In most respects, this adminstration's EPA is getting things done. They're regularly throwing out bad policies and implementing better ones. Here are four things the agency has announced recently that made us cheer and one that made us boo - loudly.
The TSCA was introduced in 1976 and hasn't been updated since. At the time, 60,000 chemicals were on the EPA inventory, since then, 24,000 have been added, but only 200 have been tested and only five banned. Even scarier is that about 20 percent of those chemicals are kept secret through a loop hole in the act that doesn't require companies to report chemicals used in manufacturing if they're considered "proprietary." The EPA is creating a list of chemicals of concern, including phtalates, short-chain chlorinated paraffins, polybrominated diphenyl ethers (PBDEs) and perfluorinated chemicals, all of which have raised health and environmental concerns. The list will put pressure on chemical companies to either prove they're safe or cease production. It's likely that the new legislation will address the loop hole allowing chemicals ingredients to be kept from the public.
The agency is tightening the standards for ozone in the air from 75 parts per billion to 60-70 parts per billion. If the new rule is passed, states and cities will have implement tougher regulations of air pollution sources like cars and power plants. The change will cost $19 - $90 billion to implement, but will save an equal amount in health care costs for people with asthma and other lung conditions.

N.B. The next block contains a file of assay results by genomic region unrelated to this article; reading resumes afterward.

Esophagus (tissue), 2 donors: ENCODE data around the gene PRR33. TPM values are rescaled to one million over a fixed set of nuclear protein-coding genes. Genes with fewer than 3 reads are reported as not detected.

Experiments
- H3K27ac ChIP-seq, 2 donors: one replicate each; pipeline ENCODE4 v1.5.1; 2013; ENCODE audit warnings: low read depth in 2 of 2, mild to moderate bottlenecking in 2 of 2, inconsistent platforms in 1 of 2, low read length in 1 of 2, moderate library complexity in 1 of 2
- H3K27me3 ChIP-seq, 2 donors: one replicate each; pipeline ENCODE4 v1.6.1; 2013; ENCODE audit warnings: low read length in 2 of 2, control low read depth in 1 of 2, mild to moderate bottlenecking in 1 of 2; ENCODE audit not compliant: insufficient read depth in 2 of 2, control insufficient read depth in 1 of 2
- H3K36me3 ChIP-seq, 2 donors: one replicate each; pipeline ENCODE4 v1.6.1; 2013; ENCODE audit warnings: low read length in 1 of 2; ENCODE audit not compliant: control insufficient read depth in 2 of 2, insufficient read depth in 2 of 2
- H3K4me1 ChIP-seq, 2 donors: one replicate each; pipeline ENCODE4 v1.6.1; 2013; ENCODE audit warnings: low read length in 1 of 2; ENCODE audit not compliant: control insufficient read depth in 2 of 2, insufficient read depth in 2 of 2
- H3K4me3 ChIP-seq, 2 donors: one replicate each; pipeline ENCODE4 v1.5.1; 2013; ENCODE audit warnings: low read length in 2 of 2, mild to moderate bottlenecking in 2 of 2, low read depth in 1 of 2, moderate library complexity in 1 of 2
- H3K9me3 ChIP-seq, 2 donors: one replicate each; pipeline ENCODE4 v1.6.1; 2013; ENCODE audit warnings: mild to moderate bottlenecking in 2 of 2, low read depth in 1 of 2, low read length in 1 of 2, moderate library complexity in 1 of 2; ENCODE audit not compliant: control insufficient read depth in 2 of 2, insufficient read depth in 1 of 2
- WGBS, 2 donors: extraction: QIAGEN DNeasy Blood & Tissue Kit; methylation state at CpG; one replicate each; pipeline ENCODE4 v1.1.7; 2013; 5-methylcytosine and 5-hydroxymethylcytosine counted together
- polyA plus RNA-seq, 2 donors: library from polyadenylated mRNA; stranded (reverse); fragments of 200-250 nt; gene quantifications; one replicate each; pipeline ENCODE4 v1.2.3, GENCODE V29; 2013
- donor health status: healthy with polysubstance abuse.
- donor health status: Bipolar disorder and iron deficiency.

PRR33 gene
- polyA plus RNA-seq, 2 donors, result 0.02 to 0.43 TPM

The EPA has released a Green Vehicle Guide that rates cars and trucks based on tailpipe emissions, CO2 emissions and fuel economy. As Green Car Reports says, this guide has the clearest ranking of which cars are clean without using questionable criteria. Hybrids get the best scores of course, but it also gives high marks to other fuel efficient options.
The agency has put together a map of all facilities that have been caught breaking environmental laws. The map marks each facility and reveals what crime they committed (air, water, land pollution, etc.), what action was taken against them, what fines or legal settlements they owe. This map serves two great purposes: (1) it publicly shames offenders for their actions and (2) it allows the public to know what kind of pollution is happening in their area and what's being done about it. The map contains 4,600 facilities and is searchable by offense and type of facility.
This week, the EPA cleared the path for a new MTR coal mine project in West Virginia called the Hobet 45 mine and extended the deadline for consideration of another project called the Spruce No. 1 mine. Last April, it looked like the agency would start taking a stand against MTR mining, so this announcement is more than disappointing.
written by Jess @ Openly Balanced, January 08, 2010
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